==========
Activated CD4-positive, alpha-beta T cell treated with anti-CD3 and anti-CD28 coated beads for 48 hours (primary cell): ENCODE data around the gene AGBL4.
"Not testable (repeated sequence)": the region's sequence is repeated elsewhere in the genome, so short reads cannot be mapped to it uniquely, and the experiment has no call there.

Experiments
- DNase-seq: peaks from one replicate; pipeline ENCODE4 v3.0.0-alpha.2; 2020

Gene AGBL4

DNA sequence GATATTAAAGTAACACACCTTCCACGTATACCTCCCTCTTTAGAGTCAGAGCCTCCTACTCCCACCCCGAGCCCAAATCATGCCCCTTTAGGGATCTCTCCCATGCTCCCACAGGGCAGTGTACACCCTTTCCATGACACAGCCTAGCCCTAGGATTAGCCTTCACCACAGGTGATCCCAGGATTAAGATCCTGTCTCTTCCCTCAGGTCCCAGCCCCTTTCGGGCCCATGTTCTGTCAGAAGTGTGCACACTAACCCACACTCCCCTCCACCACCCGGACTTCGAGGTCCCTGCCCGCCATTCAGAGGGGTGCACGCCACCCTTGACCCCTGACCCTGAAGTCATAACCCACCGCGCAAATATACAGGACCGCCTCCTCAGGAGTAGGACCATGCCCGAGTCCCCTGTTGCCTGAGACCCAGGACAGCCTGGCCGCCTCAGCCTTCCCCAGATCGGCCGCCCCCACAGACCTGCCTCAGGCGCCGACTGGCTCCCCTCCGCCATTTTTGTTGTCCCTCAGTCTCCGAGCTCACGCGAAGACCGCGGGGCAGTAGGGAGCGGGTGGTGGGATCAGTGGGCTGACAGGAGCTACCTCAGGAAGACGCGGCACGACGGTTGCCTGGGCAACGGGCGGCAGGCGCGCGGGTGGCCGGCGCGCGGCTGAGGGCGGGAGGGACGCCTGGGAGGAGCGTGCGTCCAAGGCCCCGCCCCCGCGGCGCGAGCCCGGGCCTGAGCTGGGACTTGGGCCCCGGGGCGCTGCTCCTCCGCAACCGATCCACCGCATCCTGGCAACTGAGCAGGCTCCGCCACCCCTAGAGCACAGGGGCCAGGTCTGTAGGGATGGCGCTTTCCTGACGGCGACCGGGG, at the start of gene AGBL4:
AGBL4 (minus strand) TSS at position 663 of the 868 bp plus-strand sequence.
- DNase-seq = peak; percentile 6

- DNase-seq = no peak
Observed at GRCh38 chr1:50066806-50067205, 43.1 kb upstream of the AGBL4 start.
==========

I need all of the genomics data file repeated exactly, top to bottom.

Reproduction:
Activated CD4-positive, alpha-beta T cell treated with anti-CD3 and anti-CD28 coated beads for 48 hours (primary cell): ENCODE data around the gene AGBL4.
"Not testable (repeated sequence)": the region's sequence is repeated elsewhere in the genome, so short reads cannot be mapped to it uniquely, and the experiment has no call there.

Experiments
- DNase-seq: peaks from one replicate; pipeline ENCODE4 v3.0.0-alpha.2; 2020

Gene AGBL4

DNA sequence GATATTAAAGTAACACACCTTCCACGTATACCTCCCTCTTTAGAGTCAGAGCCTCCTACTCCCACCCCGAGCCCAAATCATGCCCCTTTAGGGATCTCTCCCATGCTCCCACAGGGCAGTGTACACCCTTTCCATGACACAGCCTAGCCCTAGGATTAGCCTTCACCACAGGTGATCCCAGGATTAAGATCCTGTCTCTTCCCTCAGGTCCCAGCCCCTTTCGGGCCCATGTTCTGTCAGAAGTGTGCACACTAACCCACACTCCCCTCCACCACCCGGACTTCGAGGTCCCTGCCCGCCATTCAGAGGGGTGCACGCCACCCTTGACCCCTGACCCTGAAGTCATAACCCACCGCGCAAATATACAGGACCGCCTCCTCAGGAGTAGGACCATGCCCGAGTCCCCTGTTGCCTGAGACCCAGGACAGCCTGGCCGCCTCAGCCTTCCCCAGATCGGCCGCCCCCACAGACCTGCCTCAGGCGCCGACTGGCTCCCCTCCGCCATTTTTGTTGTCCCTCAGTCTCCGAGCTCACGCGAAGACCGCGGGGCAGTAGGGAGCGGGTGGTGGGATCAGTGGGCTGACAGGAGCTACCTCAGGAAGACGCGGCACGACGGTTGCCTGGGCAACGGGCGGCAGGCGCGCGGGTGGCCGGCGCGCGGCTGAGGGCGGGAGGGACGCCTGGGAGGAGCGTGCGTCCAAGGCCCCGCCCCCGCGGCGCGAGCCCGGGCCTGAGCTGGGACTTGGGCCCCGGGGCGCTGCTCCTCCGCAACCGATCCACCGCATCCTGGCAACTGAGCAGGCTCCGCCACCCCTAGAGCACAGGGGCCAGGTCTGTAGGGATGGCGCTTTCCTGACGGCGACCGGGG, at the start of gene AGBL4:
AGBL4 (minus strand) TSS at position 663 of the 868 bp plus-strand sequence.
- DNase-seq = peak; percentile 6

- DNase-seq = no peak
Observed at GRCh38 chr1:50066806-50067205, 43.1 kb upstream of the AGBL4 start.